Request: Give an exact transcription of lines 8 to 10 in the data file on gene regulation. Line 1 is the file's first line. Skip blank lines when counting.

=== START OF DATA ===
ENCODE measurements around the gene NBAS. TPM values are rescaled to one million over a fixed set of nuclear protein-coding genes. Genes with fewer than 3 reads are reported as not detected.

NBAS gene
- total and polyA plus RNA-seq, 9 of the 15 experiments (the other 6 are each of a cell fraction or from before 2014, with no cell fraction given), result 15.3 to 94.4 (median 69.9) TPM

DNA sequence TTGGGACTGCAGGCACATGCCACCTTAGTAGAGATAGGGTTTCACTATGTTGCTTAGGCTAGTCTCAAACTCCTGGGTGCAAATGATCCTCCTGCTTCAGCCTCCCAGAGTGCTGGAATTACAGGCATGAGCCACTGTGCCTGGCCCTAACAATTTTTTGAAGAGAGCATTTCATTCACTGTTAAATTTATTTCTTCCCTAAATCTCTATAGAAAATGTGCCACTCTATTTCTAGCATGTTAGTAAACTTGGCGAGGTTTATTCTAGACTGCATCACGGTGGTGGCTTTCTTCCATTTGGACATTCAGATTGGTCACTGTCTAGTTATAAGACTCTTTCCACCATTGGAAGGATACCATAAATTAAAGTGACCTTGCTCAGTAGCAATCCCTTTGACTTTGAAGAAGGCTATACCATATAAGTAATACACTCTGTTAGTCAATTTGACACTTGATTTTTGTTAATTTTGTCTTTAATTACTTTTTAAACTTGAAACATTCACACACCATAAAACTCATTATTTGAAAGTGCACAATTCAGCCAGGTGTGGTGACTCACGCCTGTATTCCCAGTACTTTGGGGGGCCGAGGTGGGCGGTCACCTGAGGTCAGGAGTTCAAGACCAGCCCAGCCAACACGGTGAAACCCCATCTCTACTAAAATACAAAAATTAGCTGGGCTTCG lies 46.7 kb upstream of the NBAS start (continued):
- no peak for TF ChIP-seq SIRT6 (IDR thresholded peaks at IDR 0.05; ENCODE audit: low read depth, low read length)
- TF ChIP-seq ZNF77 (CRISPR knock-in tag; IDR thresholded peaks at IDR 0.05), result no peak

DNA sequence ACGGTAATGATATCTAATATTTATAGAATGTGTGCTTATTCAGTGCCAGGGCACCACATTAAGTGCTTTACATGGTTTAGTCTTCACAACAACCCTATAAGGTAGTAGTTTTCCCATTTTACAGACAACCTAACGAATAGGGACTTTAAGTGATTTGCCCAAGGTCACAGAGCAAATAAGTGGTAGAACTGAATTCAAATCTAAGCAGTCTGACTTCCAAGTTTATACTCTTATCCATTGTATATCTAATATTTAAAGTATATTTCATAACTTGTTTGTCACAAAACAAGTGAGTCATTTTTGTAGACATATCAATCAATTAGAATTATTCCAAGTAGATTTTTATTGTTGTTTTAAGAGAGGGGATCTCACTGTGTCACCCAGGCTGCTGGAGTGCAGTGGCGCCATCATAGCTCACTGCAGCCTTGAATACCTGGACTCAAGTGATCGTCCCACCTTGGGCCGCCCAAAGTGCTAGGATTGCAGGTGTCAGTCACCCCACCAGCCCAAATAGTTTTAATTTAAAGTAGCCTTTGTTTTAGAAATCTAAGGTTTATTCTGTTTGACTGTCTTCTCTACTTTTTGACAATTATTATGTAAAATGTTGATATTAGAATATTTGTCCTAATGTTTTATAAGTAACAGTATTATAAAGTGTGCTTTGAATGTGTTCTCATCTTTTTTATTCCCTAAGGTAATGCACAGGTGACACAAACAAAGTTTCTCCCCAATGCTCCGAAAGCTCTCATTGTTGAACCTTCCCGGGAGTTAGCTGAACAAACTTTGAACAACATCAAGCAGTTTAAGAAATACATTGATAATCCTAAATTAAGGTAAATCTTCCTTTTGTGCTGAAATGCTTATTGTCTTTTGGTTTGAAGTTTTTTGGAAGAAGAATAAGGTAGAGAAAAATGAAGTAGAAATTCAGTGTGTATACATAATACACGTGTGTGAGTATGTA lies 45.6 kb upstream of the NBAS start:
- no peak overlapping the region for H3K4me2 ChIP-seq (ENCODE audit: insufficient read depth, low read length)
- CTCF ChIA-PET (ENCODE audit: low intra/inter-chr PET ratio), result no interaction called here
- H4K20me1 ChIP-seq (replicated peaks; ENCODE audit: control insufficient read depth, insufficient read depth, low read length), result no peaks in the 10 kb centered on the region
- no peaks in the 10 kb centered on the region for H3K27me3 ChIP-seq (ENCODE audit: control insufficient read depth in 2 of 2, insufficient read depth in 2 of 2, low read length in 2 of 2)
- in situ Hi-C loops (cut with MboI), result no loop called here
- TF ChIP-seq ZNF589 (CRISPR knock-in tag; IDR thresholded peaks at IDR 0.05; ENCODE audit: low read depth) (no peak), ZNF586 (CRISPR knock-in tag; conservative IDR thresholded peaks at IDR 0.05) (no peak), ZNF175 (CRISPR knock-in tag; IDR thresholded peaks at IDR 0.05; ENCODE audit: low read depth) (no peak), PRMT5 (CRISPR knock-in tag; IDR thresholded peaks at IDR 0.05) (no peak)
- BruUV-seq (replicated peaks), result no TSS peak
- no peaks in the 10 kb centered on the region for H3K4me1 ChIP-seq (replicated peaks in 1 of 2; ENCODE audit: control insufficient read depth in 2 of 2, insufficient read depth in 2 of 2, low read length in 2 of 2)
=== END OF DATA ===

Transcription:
- no peak overlapping the region for H3K4me2 ChIP-seq (ENCODE audit: insufficient read depth, low read length)
- CTCF ChIA-PET (ENCODE audit: low intra/inter-chr PET ratio), result no interaction called here
- H4K20me1 ChIP-seq (replicated peaks; ENCODE audit: control insufficient read depth, insufficient read depth, low read length), result no peaks in the 10 kb centered on the region